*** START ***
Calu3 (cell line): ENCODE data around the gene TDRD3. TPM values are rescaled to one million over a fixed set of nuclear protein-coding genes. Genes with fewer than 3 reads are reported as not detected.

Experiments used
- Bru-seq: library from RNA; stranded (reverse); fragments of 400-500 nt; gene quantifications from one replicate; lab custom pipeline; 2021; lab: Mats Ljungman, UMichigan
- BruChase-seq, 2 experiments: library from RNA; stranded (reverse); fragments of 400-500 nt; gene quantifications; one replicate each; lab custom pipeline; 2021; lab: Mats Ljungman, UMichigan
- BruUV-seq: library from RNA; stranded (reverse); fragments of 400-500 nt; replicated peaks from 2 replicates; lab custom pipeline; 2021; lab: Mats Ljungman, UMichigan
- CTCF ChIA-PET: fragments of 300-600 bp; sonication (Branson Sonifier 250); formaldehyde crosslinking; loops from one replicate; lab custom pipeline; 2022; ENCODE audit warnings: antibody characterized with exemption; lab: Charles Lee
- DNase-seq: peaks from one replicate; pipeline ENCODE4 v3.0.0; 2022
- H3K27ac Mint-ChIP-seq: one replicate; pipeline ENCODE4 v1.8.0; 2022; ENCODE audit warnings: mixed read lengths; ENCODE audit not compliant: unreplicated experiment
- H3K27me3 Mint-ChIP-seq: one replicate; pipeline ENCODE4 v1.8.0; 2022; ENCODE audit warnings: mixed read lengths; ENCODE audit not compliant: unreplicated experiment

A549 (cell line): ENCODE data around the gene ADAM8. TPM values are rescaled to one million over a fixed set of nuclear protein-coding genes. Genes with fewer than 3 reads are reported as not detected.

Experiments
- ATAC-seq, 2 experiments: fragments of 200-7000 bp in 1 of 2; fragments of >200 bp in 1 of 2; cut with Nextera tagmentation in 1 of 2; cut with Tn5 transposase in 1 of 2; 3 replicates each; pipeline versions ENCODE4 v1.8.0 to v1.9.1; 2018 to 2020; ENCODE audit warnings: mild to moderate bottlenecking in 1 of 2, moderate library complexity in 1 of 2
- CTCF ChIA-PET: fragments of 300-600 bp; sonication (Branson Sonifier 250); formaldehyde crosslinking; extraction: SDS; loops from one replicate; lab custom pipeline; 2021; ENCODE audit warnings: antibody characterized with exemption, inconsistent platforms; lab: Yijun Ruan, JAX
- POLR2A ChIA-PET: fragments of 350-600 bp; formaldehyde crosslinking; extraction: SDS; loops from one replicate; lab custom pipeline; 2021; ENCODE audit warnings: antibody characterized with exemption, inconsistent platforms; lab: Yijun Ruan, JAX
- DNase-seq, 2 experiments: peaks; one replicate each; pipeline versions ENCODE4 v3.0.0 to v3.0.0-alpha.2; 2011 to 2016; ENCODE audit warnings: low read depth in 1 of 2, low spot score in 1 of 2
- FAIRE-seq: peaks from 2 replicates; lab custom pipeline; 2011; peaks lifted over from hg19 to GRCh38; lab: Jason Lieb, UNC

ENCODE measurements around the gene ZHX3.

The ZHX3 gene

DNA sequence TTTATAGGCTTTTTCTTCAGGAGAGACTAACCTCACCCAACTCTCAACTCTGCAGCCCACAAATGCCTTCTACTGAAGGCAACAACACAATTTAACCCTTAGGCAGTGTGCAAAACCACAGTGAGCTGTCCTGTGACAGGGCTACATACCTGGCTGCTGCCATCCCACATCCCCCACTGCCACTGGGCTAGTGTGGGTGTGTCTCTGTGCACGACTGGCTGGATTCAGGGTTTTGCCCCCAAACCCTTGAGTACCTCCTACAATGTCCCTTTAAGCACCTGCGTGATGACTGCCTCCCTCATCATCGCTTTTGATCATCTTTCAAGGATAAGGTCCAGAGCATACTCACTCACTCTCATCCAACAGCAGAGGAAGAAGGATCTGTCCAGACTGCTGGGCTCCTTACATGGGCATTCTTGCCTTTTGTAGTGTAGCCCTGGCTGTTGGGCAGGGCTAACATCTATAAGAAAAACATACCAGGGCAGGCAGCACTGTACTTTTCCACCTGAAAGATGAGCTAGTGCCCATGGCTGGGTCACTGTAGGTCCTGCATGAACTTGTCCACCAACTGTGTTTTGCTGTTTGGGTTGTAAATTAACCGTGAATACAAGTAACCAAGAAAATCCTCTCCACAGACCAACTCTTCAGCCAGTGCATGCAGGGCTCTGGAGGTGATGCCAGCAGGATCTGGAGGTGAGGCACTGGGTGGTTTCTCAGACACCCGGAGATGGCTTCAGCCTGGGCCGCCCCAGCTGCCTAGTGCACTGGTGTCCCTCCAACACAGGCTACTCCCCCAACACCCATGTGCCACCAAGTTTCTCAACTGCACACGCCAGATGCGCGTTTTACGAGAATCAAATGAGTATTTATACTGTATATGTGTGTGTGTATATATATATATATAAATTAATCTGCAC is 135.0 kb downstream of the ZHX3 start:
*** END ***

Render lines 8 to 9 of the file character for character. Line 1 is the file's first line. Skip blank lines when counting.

- H3K27ac Mint-ChIP-seq: one replicate; pipeline ENCODE4 v1.8.0; 2022; ENCODE audit warnings: mixed read lengths; ENCODE audit not compliant: unreplicated experiment
- H3K27me3 Mint-ChIP-seq: one replicate; pipeline ENCODE4 v1.8.0; 2022; ENCODE audit warnings: mixed read lengths; ENCODE audit not compliant: unreplicated experiment